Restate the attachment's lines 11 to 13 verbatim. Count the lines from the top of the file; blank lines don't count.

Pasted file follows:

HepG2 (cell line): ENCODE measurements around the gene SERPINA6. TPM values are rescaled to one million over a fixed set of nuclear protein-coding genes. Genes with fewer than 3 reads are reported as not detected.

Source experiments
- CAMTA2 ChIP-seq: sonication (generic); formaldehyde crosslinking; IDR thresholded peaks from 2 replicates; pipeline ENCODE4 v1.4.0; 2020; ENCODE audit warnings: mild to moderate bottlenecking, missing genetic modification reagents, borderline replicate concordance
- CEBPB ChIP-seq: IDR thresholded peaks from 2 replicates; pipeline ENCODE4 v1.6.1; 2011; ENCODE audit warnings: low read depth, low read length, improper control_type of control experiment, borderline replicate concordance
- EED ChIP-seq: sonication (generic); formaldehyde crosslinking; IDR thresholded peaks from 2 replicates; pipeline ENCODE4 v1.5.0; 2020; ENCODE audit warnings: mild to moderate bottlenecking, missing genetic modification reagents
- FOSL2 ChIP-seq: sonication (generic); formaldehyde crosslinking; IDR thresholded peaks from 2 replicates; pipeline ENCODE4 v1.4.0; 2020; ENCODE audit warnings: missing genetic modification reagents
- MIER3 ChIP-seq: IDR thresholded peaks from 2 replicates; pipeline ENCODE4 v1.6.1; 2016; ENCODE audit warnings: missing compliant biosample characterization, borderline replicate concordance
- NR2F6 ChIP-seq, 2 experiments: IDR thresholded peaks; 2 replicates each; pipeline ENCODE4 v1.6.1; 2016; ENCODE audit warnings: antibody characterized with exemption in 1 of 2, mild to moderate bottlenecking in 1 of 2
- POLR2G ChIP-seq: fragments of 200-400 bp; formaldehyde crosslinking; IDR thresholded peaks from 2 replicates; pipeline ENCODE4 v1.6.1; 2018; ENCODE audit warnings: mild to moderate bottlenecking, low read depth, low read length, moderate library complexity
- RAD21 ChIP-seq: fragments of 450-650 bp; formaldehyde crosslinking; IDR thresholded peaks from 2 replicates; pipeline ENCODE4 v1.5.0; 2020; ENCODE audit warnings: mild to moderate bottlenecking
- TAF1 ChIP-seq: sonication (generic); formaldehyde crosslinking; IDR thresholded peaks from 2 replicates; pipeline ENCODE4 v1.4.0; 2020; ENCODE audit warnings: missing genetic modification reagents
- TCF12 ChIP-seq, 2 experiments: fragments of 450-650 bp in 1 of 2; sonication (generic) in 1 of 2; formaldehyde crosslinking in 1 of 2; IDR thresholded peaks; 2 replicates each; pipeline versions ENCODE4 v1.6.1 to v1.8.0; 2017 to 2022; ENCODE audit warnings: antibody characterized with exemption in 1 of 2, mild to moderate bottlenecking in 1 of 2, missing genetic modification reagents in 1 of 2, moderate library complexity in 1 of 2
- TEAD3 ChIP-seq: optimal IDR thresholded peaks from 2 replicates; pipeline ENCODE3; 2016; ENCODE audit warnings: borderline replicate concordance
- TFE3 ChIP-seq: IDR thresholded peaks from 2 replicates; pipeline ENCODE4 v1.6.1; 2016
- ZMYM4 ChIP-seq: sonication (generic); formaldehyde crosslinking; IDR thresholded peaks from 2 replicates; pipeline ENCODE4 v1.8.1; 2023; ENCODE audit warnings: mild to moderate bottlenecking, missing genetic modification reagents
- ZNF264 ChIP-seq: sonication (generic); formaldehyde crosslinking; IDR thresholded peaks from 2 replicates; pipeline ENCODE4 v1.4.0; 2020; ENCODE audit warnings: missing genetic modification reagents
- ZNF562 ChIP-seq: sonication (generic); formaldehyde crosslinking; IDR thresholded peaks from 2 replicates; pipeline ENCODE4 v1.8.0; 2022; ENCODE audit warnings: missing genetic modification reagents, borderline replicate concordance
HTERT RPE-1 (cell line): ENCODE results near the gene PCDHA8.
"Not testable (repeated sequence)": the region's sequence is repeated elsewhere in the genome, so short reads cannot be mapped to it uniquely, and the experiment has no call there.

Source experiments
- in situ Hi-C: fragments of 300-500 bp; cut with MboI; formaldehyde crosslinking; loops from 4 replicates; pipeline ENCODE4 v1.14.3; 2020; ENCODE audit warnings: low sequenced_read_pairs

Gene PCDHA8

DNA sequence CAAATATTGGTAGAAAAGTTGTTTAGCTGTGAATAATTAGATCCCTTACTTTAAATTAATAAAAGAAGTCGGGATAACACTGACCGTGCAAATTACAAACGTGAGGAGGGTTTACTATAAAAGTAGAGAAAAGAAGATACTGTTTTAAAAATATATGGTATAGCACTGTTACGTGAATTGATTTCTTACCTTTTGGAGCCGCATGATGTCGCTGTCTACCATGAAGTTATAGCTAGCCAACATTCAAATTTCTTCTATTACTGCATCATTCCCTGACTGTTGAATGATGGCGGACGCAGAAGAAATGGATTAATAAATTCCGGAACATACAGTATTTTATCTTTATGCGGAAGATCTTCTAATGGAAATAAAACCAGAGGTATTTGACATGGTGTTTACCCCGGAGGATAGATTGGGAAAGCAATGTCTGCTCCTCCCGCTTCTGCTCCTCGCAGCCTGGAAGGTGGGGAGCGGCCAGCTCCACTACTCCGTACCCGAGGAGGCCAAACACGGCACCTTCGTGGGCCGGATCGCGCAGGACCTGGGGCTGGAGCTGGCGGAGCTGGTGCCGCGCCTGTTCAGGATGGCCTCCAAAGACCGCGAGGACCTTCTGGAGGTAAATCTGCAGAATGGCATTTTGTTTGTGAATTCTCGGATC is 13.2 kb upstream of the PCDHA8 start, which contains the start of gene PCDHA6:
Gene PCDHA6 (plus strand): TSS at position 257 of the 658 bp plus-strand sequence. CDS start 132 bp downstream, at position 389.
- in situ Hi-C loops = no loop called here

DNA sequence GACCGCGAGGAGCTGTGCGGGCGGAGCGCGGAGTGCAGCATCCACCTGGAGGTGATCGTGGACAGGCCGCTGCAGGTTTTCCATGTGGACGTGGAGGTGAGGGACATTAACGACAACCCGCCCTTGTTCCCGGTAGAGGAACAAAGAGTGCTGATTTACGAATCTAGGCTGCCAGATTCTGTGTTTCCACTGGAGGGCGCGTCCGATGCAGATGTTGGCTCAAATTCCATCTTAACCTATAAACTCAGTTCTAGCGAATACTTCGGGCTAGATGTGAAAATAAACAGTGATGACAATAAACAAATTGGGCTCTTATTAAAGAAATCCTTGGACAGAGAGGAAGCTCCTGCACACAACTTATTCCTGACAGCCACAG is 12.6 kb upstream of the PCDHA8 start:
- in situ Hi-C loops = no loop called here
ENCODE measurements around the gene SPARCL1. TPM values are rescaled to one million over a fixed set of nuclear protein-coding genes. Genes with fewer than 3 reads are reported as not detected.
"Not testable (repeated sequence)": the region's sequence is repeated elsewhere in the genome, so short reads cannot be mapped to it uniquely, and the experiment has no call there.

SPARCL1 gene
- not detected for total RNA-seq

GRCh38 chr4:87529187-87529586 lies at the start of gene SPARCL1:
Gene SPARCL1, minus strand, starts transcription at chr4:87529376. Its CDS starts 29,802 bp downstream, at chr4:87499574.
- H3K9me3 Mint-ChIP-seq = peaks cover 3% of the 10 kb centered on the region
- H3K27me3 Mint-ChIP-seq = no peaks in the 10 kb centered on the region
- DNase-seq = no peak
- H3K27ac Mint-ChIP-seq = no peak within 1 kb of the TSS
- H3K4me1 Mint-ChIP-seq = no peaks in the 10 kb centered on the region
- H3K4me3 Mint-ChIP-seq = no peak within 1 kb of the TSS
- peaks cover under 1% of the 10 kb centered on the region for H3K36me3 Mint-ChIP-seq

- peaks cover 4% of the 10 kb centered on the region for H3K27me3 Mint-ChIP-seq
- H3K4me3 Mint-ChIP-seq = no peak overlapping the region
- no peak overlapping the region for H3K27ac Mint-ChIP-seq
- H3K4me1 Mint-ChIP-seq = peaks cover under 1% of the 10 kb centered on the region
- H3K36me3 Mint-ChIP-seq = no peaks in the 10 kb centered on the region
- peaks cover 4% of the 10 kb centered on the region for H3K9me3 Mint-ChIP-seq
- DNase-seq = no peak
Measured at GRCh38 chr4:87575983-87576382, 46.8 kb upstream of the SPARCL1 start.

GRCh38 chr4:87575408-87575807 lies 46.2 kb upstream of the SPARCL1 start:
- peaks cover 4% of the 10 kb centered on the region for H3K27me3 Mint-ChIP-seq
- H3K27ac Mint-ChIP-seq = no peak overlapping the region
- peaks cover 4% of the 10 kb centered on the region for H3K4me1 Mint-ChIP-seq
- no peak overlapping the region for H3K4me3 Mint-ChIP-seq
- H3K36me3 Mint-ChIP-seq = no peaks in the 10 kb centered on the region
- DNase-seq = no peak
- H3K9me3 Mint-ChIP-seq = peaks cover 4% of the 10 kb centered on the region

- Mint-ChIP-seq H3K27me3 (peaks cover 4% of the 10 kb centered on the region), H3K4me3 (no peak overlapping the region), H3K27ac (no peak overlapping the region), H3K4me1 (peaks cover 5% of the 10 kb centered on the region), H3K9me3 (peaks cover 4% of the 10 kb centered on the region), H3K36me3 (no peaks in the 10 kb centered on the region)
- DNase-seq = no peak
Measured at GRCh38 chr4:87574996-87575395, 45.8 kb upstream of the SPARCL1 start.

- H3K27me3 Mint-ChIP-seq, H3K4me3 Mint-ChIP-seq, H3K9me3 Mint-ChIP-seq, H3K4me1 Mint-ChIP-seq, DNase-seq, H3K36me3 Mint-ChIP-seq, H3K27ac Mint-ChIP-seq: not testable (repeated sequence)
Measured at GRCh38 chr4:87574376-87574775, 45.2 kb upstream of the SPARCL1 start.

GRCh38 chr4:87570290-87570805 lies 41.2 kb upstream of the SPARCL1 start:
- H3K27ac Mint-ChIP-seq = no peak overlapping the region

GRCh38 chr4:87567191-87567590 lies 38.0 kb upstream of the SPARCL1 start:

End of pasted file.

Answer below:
- TAF1 ChIP-seq: sonication (generic); formaldehyde crosslinking; IDR thresholded peaks from 2 replicates; pipeline ENCODE4 v1.4.0; 2020; ENCODE audit warnings: missing genetic modification reagents
- TCF12 ChIP-seq, 2 experiments: fragments of 450-650 bp in 1 of 2; sonication (generic) in 1 of 2; formaldehyde crosslinking in 1 of 2; IDR thresholded peaks; 2 replicates each; pipeline versions ENCODE4 v1.6.1 to v1.8.0; 2017 to 2022; ENCODE audit warnings: antibody characterized with exemption in 1 of 2, mild to moderate bottlenecking in 1 of 2, missing genetic modification reagents in 1 of 2, moderate library complexity in 1 of 2
- TEAD3 ChIP-seq: optimal IDR thresholded peaks from 2 replicates; pipeline ENCODE3; 2016; ENCODE audit warnings: borderline replicate concordance